Monday, 15 December 2008

My Town Monday - Cholera Outbreak in Toronto 1832

[North Side of King Street from Toronto to Church Streets in 1835 by John Howard]

The First Cholera Pandemic began in Bengal, India in 1816 and spread throughout India by 1820. The Second Cholera Pandemic reached Ontario in 1832, brought by immigrants from Europe and Britain.

Mary Agnes FitzGibbon wrote about the reminiscences of William Wallbridge, of Belleville, Ontario, an old Upper Canada College student, on his recollection of her grandfather, James FitzGibbon during the Cholera outbreak.

The following is an excerpt from “Veteran of 1812: The Life of James FitzGibbon”:

“I first went to college in 1831, my brother Lewis and I being the first sent from this district. I remember Col. FitzGibbon well. He was a remarkable-looking man. I remember him in the House, for, not caring much to join my companions in their games, I used to find my way there.

“The Legislative Assembly then held its sittings in the old building opposite the market-place on King Street. I was particularly struck with the Clerk, a tall man, straight, upright, and decidedly military in his carriage, his clear incisive voice and prompt performance of his duties. I frequently met him on the way to the House, at the corner where St. Andrew's Church now stands, his height and soldierly appearance, as well as an eccentric habit he had of carrying his tall hat on the end of his cane, slightly above his head, instead of wearing it, that the air might circulate freely about his head, attracting my attention. His hair was always cut as closely as possible, a fashion more noticeable then than it would be now.

“In 1832, when the cholera was raging in Toronto — (it was bad in '34, but nothing to what it was in '32) — FitzGibbon was the prominent man. It was he who arranged and organized every plan for the care and comfort of the sick, and the decent burial of the dead. He was here, there and everywhere. He was afraid of nothing, whether in the removal of the sick to the hospital or in conveying the dead to the grave. I remember seeing him once with two carts close to the college, one for the dead, the other for the dying. He was standing near, and with his own hands assisting in their removal. He seemed to have a charmed life, to need no rest, and to be as exempt from contagion as he had been from the enemy's fire on the field of battle. He was not acting under any authority from the Government or city, but solely and entirely on his own responsibility, and through pity for the sufferers."*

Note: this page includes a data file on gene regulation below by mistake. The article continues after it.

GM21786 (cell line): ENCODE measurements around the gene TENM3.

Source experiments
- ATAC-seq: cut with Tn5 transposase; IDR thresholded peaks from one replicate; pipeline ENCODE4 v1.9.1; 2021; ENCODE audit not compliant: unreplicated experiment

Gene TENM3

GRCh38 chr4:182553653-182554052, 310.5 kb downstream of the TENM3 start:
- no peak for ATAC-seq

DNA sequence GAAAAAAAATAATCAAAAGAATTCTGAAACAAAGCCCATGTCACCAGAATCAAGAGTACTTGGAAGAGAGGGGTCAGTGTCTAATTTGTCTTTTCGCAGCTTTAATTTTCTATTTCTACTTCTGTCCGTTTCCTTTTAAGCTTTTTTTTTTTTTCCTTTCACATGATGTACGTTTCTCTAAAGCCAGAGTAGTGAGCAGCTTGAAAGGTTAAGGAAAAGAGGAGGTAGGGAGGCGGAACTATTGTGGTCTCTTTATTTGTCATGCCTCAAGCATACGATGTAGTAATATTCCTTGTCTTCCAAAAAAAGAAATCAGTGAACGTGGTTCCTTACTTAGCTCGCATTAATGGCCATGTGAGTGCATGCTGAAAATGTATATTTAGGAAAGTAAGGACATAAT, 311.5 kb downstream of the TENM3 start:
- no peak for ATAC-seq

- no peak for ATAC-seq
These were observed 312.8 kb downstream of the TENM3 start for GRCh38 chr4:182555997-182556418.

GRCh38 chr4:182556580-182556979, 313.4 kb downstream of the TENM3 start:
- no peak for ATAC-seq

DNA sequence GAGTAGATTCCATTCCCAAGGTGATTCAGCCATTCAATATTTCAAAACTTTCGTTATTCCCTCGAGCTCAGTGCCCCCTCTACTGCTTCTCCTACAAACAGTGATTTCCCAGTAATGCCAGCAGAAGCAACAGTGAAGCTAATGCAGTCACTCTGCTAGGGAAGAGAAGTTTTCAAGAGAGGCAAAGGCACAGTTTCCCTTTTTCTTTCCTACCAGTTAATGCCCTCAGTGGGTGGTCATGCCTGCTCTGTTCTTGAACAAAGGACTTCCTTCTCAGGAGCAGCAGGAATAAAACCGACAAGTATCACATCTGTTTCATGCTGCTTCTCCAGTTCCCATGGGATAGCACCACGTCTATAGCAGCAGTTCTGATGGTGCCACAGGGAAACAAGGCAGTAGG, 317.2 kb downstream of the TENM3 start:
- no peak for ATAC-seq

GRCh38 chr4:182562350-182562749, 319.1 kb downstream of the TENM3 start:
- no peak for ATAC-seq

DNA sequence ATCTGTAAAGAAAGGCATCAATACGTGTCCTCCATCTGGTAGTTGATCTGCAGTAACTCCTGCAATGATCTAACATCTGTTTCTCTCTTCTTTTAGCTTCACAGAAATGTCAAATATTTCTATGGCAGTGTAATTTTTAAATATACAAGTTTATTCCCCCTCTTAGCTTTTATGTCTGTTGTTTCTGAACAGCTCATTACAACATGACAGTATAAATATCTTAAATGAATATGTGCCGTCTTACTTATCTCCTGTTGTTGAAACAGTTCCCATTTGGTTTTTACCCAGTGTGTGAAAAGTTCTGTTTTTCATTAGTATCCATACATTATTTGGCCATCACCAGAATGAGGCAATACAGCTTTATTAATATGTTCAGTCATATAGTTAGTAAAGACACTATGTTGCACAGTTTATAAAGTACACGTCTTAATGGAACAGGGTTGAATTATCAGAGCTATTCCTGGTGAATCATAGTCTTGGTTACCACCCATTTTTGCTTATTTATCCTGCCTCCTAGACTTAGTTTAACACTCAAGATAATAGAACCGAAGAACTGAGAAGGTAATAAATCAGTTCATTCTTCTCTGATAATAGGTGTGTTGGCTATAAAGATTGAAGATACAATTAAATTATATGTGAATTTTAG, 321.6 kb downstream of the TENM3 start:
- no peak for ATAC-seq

[The General Hospital was west of the Upper Canada College on Russell Square; and it was opposite this building, standing, as it does, slantwise to the street, that Mr. Wallbridge remembered seeing FitzGibbon attending to the removal of the plague stricken people in 1832.]

“Toronto was a different place then. There was not a foot of pavement in the whole city, except it might be a plank or two set down between a few doorways. During the spring and autumn, the streets resembled freshly ploughed fields, the mud particularly adhesive and heavy.”

* Dickson, in his "History of Upper Canada College," speaks of FitzGibbon as "risking his life to labor night and day during the cholera seasons of 1832 and 1834."

My Town Monday is the brainchild of Travis Erwin.

Source: A Veteran of 1812: The Life of James FitzGibbon by Mary Agnes FitzGibbon (1894)
Photocredits: wikimedia.


Sekhar said...

That was a good info.

Charles Gramlich said...

People used to come to Abita Springs for the water, which was supposed to be healthy, any time they had epidemics in the city. Including cholera.

Junosmom said...

These type of accounts always make me thankful of the present, and maybe a little worried (if I turn on the news) of the future.

pattinase (abbott) said...

Now there's a disease we should not still be hearing about today in Africa. What a crime.

RuneE said...

The history of cholera is an interesting one, and the contribution of John Snow in showing the connection between cholera and contaminated drinking water in London 1i the 19th century is an especially fascinating story.

Thank you for sharing this part!

PS Thank you for the comment!

Barbara Martin said...

John Snow was one of the first doctors to use surgical anesthsia, ether and chloroform. The use became more prevalent after he used chloroform on Queen Victoria when she gave birth to her last two children.

Other countries which have cholera outbreaks are areas in South America, Mexico, Central America, Asia, India and Russia.

Gary's third pottery blog said...

do you think any of those nice buildings are still standing in TO?

Barbara Martin said...

Gary, sorry, no. I checked. The only building that remains from that time period is St. James Anglican Church on the NE corner of King Street and Church Street which had its beginnings in 1792, and is still there at the same location.

BernardL said...

Cholera is a horrendous disease to die from, truly gruesome.